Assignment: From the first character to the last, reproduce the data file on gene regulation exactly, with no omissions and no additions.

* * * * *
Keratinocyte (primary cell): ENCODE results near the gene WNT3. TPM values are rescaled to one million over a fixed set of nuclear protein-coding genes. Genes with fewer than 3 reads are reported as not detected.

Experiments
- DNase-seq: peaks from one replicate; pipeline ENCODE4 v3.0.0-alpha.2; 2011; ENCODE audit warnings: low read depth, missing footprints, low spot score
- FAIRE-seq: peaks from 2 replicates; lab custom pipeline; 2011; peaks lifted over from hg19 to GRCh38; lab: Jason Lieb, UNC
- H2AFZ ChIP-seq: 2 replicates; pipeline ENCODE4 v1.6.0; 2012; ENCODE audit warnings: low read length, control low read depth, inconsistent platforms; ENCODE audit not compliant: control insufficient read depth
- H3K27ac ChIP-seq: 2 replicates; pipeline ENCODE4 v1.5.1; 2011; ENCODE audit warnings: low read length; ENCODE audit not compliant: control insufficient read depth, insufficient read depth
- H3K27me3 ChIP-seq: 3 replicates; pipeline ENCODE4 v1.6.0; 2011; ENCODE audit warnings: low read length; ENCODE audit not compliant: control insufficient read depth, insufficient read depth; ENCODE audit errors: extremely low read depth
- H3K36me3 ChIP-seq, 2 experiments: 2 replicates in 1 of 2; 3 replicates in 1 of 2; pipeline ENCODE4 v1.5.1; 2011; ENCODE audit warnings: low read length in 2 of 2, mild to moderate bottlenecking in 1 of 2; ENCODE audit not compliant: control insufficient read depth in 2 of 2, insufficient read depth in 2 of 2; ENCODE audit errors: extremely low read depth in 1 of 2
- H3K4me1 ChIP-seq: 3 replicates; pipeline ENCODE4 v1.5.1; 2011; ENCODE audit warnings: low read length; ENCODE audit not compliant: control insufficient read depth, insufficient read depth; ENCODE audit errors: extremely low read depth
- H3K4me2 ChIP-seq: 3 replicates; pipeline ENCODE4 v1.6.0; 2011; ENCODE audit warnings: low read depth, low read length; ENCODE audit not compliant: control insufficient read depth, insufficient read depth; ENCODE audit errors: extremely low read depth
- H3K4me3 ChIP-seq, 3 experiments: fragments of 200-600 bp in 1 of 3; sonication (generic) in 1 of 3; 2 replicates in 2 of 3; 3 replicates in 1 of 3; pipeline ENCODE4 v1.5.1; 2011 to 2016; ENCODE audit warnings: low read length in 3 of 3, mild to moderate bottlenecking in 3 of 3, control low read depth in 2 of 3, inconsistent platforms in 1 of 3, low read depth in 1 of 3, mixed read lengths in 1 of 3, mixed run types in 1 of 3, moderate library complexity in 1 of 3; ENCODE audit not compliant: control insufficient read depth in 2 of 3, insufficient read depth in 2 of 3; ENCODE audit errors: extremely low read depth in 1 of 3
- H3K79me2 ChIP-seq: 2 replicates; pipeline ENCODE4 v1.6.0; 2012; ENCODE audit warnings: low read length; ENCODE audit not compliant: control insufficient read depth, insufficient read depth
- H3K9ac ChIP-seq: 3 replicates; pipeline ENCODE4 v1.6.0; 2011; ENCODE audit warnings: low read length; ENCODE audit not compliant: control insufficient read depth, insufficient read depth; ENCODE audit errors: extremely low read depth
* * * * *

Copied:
Keratinocyte (primary cell): ENCODE results near the gene WNT3. TPM values are rescaled to one million over a fixed set of nuclear protein-coding genes. Genes with fewer than 3 reads are reported as not detected.

Experiments
- DNase-seq: peaks from one replicate; pipeline ENCODE4 v3.0.0-alpha.2; 2011; ENCODE audit warnings: low read depth, missing footprints, low spot score
- FAIRE-seq: peaks from 2 replicates; lab custom pipeline; 2011; peaks lifted over from hg19 to GRCh38; lab: Jason Lieb, UNC
- H2AFZ ChIP-seq: 2 replicates; pipeline ENCODE4 v1.6.0; 2012; ENCODE audit warnings: low read length, control low read depth, inconsistent platforms; ENCODE audit not compliant: control insufficient read depth
- H3K27ac ChIP-seq: 2 replicates; pipeline ENCODE4 v1.5.1; 2011; ENCODE audit warnings: low read length; ENCODE audit not compliant: control insufficient read depth, insufficient read depth
- H3K27me3 ChIP-seq: 3 replicates; pipeline ENCODE4 v1.6.0; 2011; ENCODE audit warnings: low read length; ENCODE audit not compliant: control insufficient read depth, insufficient read depth; ENCODE audit errors: extremely low read depth
- H3K36me3 ChIP-seq, 2 experiments: 2 replicates in 1 of 2; 3 replicates in 1 of 2; pipeline ENCODE4 v1.5.1; 2011; ENCODE audit warnings: low read length in 2 of 2, mild to moderate bottlenecking in 1 of 2; ENCODE audit not compliant: control insufficient read depth in 2 of 2, insufficient read depth in 2 of 2; ENCODE audit errors: extremely low read depth in 1 of 2
- H3K4me1 ChIP-seq: 3 replicates; pipeline ENCODE4 v1.5.1; 2011; ENCODE audit warnings: low read length; ENCODE audit not compliant: control insufficient read depth, insufficient read depth; ENCODE audit errors: extremely low read depth
- H3K4me2 ChIP-seq: 3 replicates; pipeline ENCODE4 v1.6.0; 2011; ENCODE audit warnings: low read depth, low read length; ENCODE audit not compliant: control insufficient read depth, insufficient read depth; ENCODE audit errors: extremely low read depth
- H3K4me3 ChIP-seq, 3 experiments: fragments of 200-600 bp in 1 of 3; sonication (generic) in 1 of 3; 2 replicates in 2 of 3; 3 replicates in 1 of 3; pipeline ENCODE4 v1.5.1; 2011 to 2016; ENCODE audit warnings: low read length in 3 of 3, mild to moderate bottlenecking in 3 of 3, control low read depth in 2 of 3, inconsistent platforms in 1 of 3, low read depth in 1 of 3, mixed read lengths in 1 of 3, mixed run types in 1 of 3, moderate library complexity in 1 of 3; ENCODE audit not compliant: control insufficient read depth in 2 of 3, insufficient read depth in 2 of 3; ENCODE audit errors: extremely low read depth in 1 of 3
- H3K79me2 ChIP-seq: 2 replicates; pipeline ENCODE4 v1.6.0; 2012; ENCODE audit warnings: low read length; ENCODE audit not compliant: control insufficient read depth, insufficient read depth
- H3K9ac ChIP-seq: 3 replicates; pipeline ENCODE4 v1.6.0; 2011; ENCODE audit warnings: low read length; ENCODE audit not compliant: control insufficient read depth, insufficient read depth; ENCODE audit errors: extremely low read depth